View Full Version : Cheap Solar chargers
Hello everyone, I am 16, new to Hiking HQ, and pretty new to hiking. I have been starting to do some longer weeklong trips in the backcountry and am eventually plan to do the AT. I like to have luxuries gps, cell phone, lights(I know a lot here has had a battery run out in a flashlight at right at the worst time), and maybe an mp3 player without bringing a ton of extra batteries but I also can't afford these expensive and very bulky, heavy, and delicate solar systems to recharge them so I looked around for some cheaper, smaller, and lighter alternatives. I thought I'd share some of what I found.
These seem to be the smallest solar chargers around for the price, even though you sacrifice a lot with an 11 hour charge time, it's better than nothing when you need a new battery in you light or need to use your phone when you break you leg or something like that. The SPC-4 looks very promising but the SPC-1AA could fit in pretty much anybodies pack with out to much fuss.
Heres a slightly beefir version of the last one with a water resistant cover charge meter and skightly faster charge time.
These look like a great alternative to the more expensive flexible solar panels but would require some work to make the water resistant.
I am going to try out one of these some time.
Over the last few years I've I purchased a few solar chargers (2 of them from Sundance Solar - 2 of Steinberger's links above), but what I now use for hiking is a very basic charger I built.
I have to be careful not to overcharge and I have no meter, but it very light and has worked well for me. (If you overcharge batteries the will get warm and may lose some life - if you really overcharge they get very hot and die - with a solar charger this usually requires at least one sunny day or more of overcharging)
My charger will do 2 batteries from dead in 5 to 10 hours, depending on sun.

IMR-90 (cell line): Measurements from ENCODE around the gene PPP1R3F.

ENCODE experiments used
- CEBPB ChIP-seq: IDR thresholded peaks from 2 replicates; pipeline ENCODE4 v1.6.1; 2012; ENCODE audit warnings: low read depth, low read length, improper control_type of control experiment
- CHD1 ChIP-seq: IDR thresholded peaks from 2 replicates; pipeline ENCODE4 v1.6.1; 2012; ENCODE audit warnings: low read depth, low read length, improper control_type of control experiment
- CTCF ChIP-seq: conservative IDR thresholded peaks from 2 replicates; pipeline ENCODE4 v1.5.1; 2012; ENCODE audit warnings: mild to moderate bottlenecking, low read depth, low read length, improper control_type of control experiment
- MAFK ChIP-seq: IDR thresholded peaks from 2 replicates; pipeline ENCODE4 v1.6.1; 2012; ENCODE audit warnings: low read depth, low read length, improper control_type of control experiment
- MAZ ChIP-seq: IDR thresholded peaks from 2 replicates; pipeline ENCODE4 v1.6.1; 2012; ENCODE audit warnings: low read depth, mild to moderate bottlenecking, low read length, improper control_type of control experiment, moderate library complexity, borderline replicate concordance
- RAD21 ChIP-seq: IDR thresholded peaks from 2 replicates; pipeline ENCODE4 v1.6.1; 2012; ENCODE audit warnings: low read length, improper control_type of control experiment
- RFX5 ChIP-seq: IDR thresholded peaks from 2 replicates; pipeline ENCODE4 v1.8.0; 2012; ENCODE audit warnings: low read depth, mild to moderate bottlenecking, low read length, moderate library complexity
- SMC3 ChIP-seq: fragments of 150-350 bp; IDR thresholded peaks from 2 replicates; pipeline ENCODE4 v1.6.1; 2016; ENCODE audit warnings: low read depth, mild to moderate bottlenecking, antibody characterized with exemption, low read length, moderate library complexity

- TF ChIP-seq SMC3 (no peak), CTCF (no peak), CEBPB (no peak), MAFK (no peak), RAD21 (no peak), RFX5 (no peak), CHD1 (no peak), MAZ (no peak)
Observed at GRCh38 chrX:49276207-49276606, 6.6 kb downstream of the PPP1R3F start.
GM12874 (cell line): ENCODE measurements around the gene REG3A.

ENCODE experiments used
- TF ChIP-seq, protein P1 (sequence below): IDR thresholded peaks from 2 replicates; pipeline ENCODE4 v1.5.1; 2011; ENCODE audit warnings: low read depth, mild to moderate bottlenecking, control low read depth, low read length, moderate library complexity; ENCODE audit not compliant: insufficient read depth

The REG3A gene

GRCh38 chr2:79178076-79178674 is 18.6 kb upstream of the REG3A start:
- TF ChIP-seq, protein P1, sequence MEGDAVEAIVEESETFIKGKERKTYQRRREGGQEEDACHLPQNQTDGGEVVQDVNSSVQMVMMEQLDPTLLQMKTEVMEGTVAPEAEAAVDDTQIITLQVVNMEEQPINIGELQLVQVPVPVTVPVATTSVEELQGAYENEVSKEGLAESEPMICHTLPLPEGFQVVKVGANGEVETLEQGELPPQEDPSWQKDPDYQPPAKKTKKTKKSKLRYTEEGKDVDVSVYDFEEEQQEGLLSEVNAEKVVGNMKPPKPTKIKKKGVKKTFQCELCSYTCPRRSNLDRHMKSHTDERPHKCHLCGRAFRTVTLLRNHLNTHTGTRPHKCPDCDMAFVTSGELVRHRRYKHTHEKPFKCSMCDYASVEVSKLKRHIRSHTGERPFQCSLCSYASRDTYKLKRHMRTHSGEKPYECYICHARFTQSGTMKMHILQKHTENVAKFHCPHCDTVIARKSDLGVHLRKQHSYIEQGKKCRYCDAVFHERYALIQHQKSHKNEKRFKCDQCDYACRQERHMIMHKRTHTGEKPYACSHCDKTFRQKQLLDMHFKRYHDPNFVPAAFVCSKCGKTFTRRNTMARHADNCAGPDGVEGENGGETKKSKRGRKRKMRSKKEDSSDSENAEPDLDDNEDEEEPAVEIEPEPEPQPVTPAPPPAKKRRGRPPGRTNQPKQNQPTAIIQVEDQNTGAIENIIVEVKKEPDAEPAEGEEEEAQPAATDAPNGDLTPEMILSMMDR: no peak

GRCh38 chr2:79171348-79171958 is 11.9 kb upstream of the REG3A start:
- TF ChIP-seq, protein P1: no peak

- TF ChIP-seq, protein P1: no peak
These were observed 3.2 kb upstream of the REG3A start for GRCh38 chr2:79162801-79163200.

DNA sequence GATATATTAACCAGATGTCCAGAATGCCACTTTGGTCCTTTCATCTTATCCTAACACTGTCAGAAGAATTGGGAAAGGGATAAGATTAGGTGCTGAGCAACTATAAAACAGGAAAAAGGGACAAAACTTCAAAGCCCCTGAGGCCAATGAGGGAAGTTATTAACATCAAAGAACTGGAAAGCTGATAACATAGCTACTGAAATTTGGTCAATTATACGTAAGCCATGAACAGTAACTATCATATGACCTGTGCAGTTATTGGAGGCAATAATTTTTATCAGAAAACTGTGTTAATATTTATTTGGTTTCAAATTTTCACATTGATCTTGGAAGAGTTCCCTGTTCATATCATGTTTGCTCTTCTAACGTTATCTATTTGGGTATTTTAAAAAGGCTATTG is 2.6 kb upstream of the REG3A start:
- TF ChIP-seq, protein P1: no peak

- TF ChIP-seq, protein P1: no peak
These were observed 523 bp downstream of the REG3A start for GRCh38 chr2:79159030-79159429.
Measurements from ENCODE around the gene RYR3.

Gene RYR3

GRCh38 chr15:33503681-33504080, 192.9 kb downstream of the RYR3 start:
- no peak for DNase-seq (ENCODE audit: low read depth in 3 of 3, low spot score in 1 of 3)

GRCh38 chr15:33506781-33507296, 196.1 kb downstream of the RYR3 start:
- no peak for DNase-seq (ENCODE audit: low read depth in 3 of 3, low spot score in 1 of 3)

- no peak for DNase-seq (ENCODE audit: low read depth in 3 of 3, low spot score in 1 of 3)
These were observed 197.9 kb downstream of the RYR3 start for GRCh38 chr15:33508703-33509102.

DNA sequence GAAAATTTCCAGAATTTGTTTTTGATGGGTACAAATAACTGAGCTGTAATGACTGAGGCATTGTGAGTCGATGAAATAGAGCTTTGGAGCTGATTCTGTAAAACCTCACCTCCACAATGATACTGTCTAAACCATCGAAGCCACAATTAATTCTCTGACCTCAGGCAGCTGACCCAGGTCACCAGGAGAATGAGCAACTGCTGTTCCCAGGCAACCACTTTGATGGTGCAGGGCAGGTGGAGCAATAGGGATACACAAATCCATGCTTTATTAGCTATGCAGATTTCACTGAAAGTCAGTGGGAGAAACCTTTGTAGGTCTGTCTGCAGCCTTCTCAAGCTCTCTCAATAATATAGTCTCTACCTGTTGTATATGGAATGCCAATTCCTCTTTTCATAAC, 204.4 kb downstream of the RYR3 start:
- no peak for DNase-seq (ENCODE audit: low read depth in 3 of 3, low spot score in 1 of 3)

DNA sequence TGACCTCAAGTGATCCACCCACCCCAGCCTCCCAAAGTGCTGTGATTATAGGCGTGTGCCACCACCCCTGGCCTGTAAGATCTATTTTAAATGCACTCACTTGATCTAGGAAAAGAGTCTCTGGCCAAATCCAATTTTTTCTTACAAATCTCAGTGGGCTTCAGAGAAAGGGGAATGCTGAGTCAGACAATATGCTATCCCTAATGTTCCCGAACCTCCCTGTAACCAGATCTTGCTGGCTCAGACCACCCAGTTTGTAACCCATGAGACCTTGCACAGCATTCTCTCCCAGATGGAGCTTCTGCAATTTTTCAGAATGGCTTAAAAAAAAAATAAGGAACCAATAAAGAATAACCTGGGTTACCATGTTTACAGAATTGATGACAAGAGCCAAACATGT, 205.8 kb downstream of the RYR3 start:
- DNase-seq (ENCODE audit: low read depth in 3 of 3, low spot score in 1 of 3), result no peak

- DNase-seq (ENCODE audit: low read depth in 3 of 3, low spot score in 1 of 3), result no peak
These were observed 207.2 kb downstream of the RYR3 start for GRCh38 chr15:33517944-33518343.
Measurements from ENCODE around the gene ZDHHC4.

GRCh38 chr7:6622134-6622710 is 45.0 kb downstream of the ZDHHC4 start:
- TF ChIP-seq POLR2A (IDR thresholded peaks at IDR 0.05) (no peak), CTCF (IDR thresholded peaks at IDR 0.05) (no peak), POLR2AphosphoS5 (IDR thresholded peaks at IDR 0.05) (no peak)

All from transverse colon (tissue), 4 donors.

- I now use Ni-Mh batteries instead of NiCads and as I no longer have to worry about imprinting I normally top off the battery charge daily.
I used 4 flexible cells linked in parallel and hooked to a Radioshack aa battery holder. I taped the cells to the inside of a plastic bag with scotch tape, and then taped a safety pin onto the bag with duct tape.
The bag provides weather protection and the safety pin provides a way to attach the bag to my pack.
Quick, simple drawing - I need a digital camera...
These are the type of cells I used (though I bought them through eBay).
-I have delt with this seller before (Texas Solar) and like them.
That sounds great. If you can get a charged battery in 7 hours that is excellent. I wonder if your could use solder trace wire to the parallel panels like you said and the put the whole thing through a commerical laminating machine without damaging the panels? The you could just fold it like an accordian when you pack it up. You could even do another set beside it and fold it like a map. The idea of multiple small panels looks more promising now than one big one.
One other thing I forgot to ask. Do you know if hooking it up parralel increases the voltage or amperage?
Hog On Ice
parallel increases the amps - series increases the volts same as with a battery
Thanks. I am going to look into laminating a solar pannel and see how it turns out.
A cranked generator might come in handy (no pun intended). Something like...
http://www.thetravelinsider.info/roadwarriorcontent/images/SideWinder.jpgThe Sidewinder (http://www.thetravelinsider.info/roadwarriorcontent/sidewinder.htm).
A small single-wing rotor (one-piece blade/counterweight) to replace the crank might be something to experiment with as well.
Unfortunately, that crank operated is only for cell-phones. You're right though a crank-operated AA charger could be very nice.
what about the guy who makes hand crank radios? isn't he working on some system that gives you an mp3 player powered by you footsteps?
In all truth. I don't think it would be that hard to convert to an A cell battery charger because it looks like it has a power plug to it. If what I am understanding from other sites you can make a charger bysimply wiring battery clups to a modular jack if the volatge isn't too high. The only problem is knowing when to stop charger so you don't blow up the battery and the fact that even though it puts out 300ma that would probably take you atleast 3 to 7 hours to charge from what I am guessing. Would not be bad at all for emergencies but I couldn't see spending all my free time winding a crank for GPS for five months on the AT. Still definately worth looking into though, and there is really nothing to lose if it indeed does have a modular jack which means if the charger didn't work, cut you losses plug in the phone cord, say oh well and forget about it.
Did you say you bought those charger panels from Texas Solar?
I e-mailed them after checking the site and couldn't find anything about sales to the public.
I just read something this last weekend about putting solar chargers in Cuben fiber for some space project. Imagine that for hiking - a cuben fiber tarp that recharges your batteries.
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